Tamam Abusalama | 27-05-2018
I woke up yesterday to see a picture in which my mum is wearing her traditional, Palestinian, handmade dress and Dad is sporting his red kuffiyyeh, reflecting his leftist ideology. It was taken just before they joined the Great Return March, and they captioned it by saying, “We’re going to protest. We never know what may happen to us. However, continue writing, working and mobilizing.”
What a message to start your day! It sounded like a farewell message. Mixed feelings raged inside me; I wanted them to go, but at the same time I didn’t. As a Palestinian, I wanted them to go because the liberation of Palestine requires us to resist by all means. As Dad always repeats, “the price of freedom is expensive.” But as a child of this resilient couple, I didn’t want to live the moments of worry I knew I’d suffer, wondering if they were injured or killed, just like more than 13,000 others so far. I didn’t want to mourn my favorite people on earth.
After the protest, my parents sent me and my siblings another picture to relieve our worries. They didn’t look well; they had inhaled teargas from the cannisters dropped by Israeli drones, forcing them to run before they became another number among the masses of wounded. But knowing my family is physically fine didn’t relieve the rage I have inside as I watch hopelessly and helplessly from afar the massacre committed against my people. It outrages me to see how life goes on where I live in Brussels, which is considered the center of European affairs, as if there is nothing of consequence happening in Gaza, my home. When writing my thesis for my master’s degree, I used critical discourse analysis, which is a discipline focusing on how power relations are established and reinforced through language. When I apply these same techniques to coverage of Gaza by Western media, even the so-called leftist outlets indirectly support the Zionist narrative by giving no voice to the subjugated (Palestinians) and using words that blame and dehumanize the protesters.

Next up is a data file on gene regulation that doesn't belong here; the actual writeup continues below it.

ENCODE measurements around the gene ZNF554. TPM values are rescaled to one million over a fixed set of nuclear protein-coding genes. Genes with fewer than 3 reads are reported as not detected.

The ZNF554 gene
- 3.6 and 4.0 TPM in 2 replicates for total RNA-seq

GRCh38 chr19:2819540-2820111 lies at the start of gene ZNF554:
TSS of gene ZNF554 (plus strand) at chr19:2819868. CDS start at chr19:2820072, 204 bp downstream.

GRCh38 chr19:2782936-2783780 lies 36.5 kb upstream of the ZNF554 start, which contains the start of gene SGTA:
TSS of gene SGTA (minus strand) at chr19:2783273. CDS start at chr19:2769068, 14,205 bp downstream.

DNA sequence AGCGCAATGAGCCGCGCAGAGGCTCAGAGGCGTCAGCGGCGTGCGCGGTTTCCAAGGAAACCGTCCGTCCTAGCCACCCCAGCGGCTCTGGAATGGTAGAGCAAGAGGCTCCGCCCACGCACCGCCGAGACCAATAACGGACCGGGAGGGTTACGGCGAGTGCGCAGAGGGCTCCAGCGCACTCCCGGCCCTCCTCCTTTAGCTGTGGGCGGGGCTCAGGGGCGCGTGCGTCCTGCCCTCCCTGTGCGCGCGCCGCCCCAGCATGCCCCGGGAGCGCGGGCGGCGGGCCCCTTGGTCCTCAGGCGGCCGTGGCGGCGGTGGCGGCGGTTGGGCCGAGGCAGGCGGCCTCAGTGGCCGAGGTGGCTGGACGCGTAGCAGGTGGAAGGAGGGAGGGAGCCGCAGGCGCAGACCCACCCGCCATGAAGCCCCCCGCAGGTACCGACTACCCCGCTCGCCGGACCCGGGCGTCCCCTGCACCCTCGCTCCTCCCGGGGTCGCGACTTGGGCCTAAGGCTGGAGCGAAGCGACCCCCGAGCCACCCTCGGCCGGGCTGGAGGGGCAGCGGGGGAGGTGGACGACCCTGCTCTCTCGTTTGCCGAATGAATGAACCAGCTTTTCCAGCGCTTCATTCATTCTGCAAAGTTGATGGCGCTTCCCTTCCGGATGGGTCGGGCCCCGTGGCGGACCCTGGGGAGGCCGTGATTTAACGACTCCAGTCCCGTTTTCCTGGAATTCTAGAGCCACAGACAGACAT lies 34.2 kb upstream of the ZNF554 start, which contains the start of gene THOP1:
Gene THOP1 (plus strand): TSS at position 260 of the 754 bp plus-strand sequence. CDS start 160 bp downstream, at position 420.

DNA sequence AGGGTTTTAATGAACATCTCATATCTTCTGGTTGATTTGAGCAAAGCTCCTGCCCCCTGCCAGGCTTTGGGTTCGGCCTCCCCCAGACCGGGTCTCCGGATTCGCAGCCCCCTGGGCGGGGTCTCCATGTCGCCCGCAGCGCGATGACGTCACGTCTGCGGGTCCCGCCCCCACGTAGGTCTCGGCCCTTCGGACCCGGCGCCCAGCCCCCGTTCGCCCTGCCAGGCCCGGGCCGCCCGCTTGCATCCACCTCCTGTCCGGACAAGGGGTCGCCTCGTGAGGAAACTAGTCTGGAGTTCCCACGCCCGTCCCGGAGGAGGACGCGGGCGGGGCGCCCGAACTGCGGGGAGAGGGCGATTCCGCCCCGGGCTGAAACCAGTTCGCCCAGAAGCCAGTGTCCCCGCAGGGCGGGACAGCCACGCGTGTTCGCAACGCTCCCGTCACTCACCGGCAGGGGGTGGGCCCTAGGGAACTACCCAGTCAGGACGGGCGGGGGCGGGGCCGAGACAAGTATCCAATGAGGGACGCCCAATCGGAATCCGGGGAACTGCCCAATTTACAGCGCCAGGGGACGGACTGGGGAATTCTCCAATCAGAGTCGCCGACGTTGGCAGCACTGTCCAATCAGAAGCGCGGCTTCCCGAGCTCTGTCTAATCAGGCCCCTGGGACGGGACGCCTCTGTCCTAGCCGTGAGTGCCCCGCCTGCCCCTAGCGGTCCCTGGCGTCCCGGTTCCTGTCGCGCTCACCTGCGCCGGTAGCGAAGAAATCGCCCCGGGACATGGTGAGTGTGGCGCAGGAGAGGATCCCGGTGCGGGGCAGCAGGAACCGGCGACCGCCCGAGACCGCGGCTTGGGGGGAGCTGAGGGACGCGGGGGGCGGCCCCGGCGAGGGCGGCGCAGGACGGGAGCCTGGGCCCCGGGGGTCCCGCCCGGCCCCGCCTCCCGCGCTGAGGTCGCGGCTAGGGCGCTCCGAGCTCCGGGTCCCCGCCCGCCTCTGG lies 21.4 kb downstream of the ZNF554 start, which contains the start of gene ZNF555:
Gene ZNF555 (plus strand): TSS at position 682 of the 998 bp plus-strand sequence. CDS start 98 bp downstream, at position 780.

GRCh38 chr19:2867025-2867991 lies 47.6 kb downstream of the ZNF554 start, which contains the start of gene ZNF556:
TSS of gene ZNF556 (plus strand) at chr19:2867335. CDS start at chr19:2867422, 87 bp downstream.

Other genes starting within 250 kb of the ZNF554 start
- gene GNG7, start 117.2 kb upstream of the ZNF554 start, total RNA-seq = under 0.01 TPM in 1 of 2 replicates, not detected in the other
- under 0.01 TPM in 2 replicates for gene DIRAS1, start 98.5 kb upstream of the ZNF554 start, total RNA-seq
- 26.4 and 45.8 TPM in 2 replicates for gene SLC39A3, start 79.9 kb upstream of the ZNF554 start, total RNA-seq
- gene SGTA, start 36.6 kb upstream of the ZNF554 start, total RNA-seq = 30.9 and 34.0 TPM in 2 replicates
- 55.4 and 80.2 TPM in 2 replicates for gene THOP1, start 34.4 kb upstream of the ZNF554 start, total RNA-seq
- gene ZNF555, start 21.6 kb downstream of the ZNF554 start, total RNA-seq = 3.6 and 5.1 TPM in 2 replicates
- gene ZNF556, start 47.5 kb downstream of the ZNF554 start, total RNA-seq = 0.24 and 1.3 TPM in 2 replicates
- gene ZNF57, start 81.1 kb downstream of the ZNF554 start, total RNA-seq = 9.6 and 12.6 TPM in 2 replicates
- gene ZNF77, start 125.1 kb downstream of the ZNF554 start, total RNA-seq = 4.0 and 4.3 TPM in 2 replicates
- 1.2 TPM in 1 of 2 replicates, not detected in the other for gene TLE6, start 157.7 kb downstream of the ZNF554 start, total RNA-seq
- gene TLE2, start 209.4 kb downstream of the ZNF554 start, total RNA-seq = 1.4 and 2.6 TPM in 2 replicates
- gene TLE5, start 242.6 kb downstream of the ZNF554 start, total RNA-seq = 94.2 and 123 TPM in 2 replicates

Night finally came that day, but I still couldn’t close my eyes as I wondered how I could have faith in a humanity that turns a blind eye to the killing of unarmed people who simply want the rights everyone else enjoys. I imagined seeing my parents' names on the martyr list. Just how far will this brutality be allowed to go? My heart ached for more than my parents and younger brother still in Gaza; it ached for those were killed and wanted to live a life with dignity, for those who lost legs but wanted to live life fully, for those who lost loved ones and now will mourn the rest of their lives.
Whether the international community cares or not, whether it condemns the Israeli violations or not, we will continue to resist until our very last breath. Seventy years of an ongoing Nakba, oppression, ethnic cleansing, exile, dispossession, expulsion, racism, daily humiliation and apartheid policies will not make us give up. I may be exiled in Belgium, along with thousands of my peers scattered around the world, but that’s doesn’t mean we will ever give up.
Posted: May 27, 2018